Tuesday, April 28, 2015

putting the romance back in europe


i've shared photos before of the pictures of europe that i had in my head before i actually visited. i think as americans, we grow up with a rather romantic notion of europe - that it's filled with cobblestone streets, charming canals, ancient castles and grand sights like big ben and the eiffel tower. of course, the reality, when living there is your everyday, is that you might as well live in iowa or wisconsin. it's just your everyday and you go about your normal life, driving to your normal work in your rather old and shabby toyota (old and shabby because you pay 150% taxes on cars and that makes them very expensive), going to the normal (albiet rather small and with a limited selection) grocery store, coming home to your normal old falling-down farmhouse, where your husband is creating a new kitchen in what was once a pig stall. you know, totally normal, like everyone else.

but sometimes, you spot a charming little wonky house beside a moat and you remember those romantic pictures you had in your head. and you get a powerful longing in your soul, to go back to a time when the fantasy was still intact in your head. and you could go over and climb those stairs up to the little door, let yourself in and look around at the objects on the windowsills, shells, acorns gathered on a walk, maybe a feather. you would light a few candles, put on some tea and curl up with a book, occasionally gazing dreamily out of the window onto the moat.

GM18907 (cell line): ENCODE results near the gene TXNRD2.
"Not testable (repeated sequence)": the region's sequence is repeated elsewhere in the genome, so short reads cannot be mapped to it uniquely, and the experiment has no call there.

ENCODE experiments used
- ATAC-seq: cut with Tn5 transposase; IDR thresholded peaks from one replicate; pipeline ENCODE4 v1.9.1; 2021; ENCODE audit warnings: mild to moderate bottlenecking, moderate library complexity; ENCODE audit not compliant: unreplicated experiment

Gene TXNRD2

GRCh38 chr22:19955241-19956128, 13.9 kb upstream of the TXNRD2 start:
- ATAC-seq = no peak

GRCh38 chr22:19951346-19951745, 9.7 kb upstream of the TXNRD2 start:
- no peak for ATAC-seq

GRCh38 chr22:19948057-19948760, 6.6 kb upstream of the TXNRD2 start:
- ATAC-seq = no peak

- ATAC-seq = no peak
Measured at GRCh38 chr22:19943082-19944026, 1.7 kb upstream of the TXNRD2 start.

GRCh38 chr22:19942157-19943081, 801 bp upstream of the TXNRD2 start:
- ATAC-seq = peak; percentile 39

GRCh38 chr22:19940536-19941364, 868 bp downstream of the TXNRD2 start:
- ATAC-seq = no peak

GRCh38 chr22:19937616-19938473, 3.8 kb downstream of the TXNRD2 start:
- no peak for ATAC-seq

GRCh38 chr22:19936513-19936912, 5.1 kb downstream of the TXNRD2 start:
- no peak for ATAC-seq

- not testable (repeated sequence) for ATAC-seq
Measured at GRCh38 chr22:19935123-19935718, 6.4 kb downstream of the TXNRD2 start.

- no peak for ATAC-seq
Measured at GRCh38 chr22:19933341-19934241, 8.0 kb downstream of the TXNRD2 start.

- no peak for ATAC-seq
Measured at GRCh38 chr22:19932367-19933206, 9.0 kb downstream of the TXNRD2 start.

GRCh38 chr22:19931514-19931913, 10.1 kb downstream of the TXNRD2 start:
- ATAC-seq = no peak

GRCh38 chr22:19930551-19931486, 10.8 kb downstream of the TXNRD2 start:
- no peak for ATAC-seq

and then you'd go for a little stroll over to the small castle, its walls a meter thick, to protect from marauding danes and you'd listen for the whispers of those who tread on those cobblestone walkways before you. and you sigh and say, "this is exactly how i imagined europe would be."

3 comments:

blogoratti said...

Lovely photos!

Feisty Harriet said...

This is just beautiful.

I sometimes wonder how it would be to see my current neighborhood/city/state with completely fresh eyes. What beauty would I notice? What ugliness would I not be able to look past? And, of course, as a "local" how can I re-learn how to see the beauty and what can I do to improve on the ugliness?

Lots to think about.

xox

bill said...

we have places such as these here in the US ...Disneyland comes to mind ...